And if this isn’t a glaring example of feminist, “UR DOIN IT WRONG” then I don’t know what is. Feminists are supposed to support the reproductive choices of other women, not slam them. Whether or not Jillian Michaels plans to use her own uterus in her quest to become a mom isn’t supposed to be anybody’s business but her own.
I say that women are disturbed by Michaels because she’s given voice to a fear that all of us have (I challenge you to find a woman of childbearing age who hasn’t experienced a bit of anxiety regarding her body and pregnancy.) and she’s found a way to circumvent that fear in a way that we find selfish. She’s cheating. You can’t have your cake and eat it to. You can’t be a fitness guru, have a baby and avoid the physical trials of pregnancy. That’s not playing by the rules. Therefor, we must censure her.
Our culture consistently treats female anxiety over the physical ramifications of pregnancy as mere vanity when in reality it is often so much more than that. The physical pitfalls of pregnancy are more than just stretch marks and excess flab. They can include incontinence, uterine prolapse, diabetes and sexual dysfunction. I think I speak for many women when I say that I can handle the extra flab, but the idea of my uterus falling into my vagina is what really scares me. Why are women’s very real physical concerns about pregnancy always played off by the media as shallow, immature and hysterical? For fuck’s sake, we live in a country where women can be treated as abusers for refusing a C-section and provisions for the criminalization of miscarriages have been discussed. To be pregnant is to completely give up control of your own body and put your faith into a heath and justice system that is often completely misogynistic. If that isn’t terrifying, I don’t know what is. Why can’t we say it? Why do we have to play it off as vanity and selfishness?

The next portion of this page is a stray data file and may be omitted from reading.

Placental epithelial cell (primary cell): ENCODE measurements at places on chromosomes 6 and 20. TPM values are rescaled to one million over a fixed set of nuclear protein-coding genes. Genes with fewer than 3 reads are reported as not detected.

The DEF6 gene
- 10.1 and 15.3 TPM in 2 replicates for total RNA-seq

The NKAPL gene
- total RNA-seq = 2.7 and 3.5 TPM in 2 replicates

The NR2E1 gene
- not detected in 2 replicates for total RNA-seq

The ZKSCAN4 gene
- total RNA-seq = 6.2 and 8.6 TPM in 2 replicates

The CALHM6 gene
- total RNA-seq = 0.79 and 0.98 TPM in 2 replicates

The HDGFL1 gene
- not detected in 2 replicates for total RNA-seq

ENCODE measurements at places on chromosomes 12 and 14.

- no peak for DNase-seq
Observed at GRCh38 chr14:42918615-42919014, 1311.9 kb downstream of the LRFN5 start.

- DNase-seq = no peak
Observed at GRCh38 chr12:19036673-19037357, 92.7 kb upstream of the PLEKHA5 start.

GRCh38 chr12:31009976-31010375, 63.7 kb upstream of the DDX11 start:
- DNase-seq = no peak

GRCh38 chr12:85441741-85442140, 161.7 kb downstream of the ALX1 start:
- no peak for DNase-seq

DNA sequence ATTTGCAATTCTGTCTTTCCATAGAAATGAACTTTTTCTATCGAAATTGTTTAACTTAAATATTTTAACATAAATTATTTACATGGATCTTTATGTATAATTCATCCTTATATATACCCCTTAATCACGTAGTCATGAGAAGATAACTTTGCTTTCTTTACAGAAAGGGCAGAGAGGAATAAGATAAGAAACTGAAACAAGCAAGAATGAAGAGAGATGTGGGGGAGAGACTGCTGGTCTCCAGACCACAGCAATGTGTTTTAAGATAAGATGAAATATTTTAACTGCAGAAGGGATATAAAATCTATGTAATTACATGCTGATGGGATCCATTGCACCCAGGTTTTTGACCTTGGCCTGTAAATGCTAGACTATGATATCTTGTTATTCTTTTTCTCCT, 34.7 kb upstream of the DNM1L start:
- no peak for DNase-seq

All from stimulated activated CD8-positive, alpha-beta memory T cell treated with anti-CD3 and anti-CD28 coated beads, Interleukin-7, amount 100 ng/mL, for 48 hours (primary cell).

I guess all of this hits a little too close to home because like Michaels, I dream of becoming an adopted mom. Maybe it was all those Anne of Green Gables books I read as a child but adoption has always been something I’ve been drawn to. For me it also serves a practical purpose. Like Michaels I’m no spring chicken, I’m already over 30 and not interested in having kids for another 5 years or so (And no I’m not willing to hurry that timetable up, thank you very much.). And OK while we’re at it, I’ll just go ahead and out myself here and tell y’all that I also have a rare hormonal disorder that would make getting pregnant difficult in the first place and pretty much guarantee a risky pregnancy if I finally was to get knocked up. I simply can’t imagine going through roller coaster of fertility treatments, miscarriages and complicated pregnancies into my late 30s. (Let alone the expense and exposure to cancer-causing hormones.) Going through all that just to have a little genetic copy of myself, especially when I know that there are kids out there (probably in my own zip code) who need loving families is what seems selfish to me.